As 1989 began, George H.W. Bush took the presidency as the Reagans rode off into the sunset. Prior to the inauguration, U.S. Navy F-14s shot down Libyan fighters over the Gulf of Sidra. On the ninth of November, Germans began to “Tear down this wall” and began dismantling the Berlin Wall, which had long symbolized the Cold War. Operation JUST CAUSE would oust Noriega from Panama late in the year.
While these awesome historical changes were taking place, I found myself hitting many of my own personal limits. I hit the limits of my self-discipline, my academic work ethic, and my intelligence; if not my ambition. I had been clever enough to do well in high school and in my first semester in college. However, my intelligence tended to feed a sense of academic complacency. I had tendered a habit of assuming I’d accumulate all of the knowledge I needed to pass tests during the courses of the academic lectures. In other words, I grew up getting by without having to do homework. Up until 1989, anyway.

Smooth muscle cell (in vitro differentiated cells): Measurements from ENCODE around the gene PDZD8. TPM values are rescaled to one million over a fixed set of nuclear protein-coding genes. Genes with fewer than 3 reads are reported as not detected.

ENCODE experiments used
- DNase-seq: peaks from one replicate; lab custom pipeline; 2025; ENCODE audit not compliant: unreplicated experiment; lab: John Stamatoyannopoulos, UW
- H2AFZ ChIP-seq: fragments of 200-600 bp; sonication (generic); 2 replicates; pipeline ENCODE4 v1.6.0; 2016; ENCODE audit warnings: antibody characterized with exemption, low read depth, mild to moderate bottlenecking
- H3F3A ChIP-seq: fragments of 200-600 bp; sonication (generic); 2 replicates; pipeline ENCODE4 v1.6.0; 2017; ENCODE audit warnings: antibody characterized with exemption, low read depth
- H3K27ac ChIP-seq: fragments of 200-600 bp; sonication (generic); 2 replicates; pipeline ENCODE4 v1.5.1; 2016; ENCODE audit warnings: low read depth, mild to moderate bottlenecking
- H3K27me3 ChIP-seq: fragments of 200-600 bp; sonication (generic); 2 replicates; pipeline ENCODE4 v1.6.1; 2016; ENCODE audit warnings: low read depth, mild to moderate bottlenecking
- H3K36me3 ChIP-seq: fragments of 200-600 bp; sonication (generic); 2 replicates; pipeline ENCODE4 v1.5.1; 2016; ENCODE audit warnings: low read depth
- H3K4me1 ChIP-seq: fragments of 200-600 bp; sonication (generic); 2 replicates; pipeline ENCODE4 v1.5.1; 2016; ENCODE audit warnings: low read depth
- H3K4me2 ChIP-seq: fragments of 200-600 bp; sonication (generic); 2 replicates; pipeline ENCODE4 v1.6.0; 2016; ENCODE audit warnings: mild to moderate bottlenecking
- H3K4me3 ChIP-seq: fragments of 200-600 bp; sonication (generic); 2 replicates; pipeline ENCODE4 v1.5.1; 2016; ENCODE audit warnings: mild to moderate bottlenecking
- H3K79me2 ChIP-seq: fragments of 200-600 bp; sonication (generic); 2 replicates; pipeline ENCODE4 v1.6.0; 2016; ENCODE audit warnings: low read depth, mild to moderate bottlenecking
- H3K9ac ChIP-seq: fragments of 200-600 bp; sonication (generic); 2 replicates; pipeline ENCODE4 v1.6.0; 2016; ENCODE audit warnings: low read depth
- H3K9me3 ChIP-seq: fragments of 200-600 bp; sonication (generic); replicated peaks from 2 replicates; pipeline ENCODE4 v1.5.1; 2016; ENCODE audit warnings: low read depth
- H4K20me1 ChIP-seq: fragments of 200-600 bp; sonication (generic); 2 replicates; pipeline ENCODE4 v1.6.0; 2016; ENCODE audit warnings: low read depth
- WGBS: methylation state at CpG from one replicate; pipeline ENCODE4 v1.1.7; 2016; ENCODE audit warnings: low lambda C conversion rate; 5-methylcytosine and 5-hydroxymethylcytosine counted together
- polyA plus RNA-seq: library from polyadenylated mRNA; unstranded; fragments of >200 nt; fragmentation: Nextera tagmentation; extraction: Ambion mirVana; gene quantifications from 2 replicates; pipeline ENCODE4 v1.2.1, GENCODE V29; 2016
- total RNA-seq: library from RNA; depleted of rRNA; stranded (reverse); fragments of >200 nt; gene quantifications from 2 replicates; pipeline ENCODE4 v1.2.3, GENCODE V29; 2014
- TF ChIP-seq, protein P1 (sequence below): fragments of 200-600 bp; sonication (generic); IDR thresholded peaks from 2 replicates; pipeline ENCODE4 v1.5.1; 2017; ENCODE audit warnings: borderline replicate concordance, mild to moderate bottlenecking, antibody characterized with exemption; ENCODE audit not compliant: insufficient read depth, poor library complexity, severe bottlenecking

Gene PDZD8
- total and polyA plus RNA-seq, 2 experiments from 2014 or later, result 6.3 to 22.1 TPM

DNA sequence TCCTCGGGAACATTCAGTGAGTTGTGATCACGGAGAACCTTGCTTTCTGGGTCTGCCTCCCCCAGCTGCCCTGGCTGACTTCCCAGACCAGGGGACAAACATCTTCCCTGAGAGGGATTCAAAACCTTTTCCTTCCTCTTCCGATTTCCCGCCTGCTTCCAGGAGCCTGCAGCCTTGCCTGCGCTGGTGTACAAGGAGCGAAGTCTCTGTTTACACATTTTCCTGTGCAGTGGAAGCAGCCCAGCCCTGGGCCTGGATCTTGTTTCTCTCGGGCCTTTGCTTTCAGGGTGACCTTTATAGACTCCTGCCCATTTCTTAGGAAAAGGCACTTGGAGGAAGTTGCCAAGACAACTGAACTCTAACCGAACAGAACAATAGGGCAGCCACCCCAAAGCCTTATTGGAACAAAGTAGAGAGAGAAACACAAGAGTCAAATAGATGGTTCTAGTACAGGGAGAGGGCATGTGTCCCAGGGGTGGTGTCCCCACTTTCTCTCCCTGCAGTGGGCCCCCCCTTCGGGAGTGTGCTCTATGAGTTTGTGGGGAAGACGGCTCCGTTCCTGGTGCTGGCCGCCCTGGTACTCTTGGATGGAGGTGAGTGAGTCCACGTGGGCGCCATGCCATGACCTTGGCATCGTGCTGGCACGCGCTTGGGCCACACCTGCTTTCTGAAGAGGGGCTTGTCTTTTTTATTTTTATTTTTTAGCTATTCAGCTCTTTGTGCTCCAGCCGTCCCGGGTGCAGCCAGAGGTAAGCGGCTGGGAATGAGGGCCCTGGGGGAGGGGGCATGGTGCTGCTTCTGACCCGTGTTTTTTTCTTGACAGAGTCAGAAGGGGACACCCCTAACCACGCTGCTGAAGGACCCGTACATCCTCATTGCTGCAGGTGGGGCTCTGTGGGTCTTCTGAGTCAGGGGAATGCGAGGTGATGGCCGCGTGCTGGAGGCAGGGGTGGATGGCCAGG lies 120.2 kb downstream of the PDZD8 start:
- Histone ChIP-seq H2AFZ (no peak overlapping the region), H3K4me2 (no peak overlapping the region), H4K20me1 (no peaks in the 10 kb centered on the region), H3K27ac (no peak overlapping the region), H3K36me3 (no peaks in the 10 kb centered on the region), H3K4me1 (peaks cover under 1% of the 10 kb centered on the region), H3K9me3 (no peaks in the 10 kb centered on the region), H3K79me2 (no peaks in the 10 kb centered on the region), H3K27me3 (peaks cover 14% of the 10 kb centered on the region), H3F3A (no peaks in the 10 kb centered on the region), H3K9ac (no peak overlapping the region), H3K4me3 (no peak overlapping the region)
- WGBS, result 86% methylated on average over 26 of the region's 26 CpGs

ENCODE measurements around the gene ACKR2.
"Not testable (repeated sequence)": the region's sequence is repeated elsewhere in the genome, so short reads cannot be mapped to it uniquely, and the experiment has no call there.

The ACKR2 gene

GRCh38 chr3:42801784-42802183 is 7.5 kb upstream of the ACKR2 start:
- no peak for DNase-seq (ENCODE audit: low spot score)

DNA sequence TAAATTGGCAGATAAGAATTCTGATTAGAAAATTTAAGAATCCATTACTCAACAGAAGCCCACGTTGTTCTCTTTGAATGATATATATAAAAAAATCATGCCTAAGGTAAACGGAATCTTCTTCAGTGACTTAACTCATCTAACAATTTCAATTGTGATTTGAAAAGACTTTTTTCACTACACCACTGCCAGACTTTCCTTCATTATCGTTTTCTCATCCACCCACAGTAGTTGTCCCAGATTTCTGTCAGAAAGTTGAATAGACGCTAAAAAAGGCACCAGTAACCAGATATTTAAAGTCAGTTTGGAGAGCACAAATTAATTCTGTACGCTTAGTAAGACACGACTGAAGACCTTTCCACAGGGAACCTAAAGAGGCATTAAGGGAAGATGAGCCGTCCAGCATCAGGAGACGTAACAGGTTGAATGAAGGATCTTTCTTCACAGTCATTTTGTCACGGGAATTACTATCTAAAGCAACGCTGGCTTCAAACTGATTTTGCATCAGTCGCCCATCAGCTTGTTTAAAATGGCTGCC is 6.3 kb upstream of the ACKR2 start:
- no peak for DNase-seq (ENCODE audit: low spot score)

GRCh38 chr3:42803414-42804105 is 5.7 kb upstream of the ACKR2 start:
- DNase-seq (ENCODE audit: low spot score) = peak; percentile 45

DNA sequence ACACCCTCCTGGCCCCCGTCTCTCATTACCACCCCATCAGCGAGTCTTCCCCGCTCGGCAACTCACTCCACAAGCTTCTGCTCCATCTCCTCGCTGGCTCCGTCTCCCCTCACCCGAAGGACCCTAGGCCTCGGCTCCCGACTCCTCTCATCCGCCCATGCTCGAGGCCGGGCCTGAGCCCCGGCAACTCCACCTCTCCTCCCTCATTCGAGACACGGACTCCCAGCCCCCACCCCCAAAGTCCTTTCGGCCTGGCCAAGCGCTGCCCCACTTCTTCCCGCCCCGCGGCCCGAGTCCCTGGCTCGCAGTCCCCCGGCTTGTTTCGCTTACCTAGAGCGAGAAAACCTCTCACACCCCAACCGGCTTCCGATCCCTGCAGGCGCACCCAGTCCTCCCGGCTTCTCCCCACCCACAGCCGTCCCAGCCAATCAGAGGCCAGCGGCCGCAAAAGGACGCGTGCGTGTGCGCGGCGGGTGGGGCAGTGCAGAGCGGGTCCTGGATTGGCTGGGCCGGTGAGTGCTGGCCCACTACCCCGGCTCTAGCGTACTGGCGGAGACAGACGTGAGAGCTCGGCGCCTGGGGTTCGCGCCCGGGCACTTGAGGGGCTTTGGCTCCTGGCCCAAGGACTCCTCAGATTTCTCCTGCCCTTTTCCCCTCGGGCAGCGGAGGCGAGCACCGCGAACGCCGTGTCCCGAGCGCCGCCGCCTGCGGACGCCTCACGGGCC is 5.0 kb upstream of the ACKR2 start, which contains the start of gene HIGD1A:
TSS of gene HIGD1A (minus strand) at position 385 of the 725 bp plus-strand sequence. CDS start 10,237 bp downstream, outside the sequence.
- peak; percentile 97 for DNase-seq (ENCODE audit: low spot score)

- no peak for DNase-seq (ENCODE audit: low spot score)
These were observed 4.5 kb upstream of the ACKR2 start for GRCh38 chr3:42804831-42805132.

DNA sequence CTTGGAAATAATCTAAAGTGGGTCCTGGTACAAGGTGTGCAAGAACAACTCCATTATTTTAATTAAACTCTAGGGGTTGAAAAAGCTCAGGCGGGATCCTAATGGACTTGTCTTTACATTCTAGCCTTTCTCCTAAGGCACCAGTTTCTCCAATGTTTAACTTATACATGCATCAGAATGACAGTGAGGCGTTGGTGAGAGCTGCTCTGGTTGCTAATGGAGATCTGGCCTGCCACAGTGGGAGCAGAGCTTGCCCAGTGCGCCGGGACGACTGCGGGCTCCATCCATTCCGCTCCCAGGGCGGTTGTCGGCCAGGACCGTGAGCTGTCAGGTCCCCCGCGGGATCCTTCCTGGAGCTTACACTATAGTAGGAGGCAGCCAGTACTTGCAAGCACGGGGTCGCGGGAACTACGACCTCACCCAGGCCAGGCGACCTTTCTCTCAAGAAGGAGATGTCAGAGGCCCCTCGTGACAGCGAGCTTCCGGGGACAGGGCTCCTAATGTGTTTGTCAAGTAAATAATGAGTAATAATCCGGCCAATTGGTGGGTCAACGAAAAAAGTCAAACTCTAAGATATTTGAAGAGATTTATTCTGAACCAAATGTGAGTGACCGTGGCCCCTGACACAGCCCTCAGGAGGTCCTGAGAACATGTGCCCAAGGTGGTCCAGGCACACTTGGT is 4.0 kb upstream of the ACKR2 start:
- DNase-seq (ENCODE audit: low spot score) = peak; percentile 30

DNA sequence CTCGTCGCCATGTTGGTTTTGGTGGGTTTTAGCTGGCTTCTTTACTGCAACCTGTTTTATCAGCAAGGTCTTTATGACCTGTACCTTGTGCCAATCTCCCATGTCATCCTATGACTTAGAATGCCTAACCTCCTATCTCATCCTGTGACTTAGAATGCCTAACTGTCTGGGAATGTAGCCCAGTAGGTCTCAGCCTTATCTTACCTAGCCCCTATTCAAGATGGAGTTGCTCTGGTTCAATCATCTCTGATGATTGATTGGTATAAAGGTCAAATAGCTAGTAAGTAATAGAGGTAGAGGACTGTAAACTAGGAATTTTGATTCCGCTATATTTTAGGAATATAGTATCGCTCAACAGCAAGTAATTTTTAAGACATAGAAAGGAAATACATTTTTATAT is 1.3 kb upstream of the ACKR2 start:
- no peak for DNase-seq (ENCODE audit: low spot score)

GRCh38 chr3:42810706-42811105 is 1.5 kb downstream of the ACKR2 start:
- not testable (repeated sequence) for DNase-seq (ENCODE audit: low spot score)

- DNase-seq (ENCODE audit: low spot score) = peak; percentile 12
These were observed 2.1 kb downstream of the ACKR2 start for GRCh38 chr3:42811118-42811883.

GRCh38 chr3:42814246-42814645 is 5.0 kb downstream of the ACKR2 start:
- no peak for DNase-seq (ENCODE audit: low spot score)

Reality gave me a very significant check, and dismal grades sent me back to the career-planning drawing board. I very nearly gave up on becoming a military officer.